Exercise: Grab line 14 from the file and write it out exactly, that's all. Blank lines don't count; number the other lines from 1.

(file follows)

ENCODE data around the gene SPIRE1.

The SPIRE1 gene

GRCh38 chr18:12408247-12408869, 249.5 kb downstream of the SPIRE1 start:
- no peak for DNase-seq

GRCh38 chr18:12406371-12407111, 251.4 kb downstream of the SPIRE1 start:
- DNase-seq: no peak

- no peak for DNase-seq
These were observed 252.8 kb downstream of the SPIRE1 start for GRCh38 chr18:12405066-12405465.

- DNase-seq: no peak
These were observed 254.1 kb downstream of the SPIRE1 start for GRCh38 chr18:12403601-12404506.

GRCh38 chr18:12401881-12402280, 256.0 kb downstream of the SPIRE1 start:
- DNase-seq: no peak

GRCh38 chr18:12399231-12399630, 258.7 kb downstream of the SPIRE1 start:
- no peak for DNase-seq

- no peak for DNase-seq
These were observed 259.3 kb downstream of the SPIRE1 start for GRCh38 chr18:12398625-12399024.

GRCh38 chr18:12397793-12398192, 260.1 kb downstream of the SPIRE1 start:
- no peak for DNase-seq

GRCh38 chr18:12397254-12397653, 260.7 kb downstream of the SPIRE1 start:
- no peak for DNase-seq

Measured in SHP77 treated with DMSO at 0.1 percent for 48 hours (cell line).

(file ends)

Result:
- no peak for DNase-seq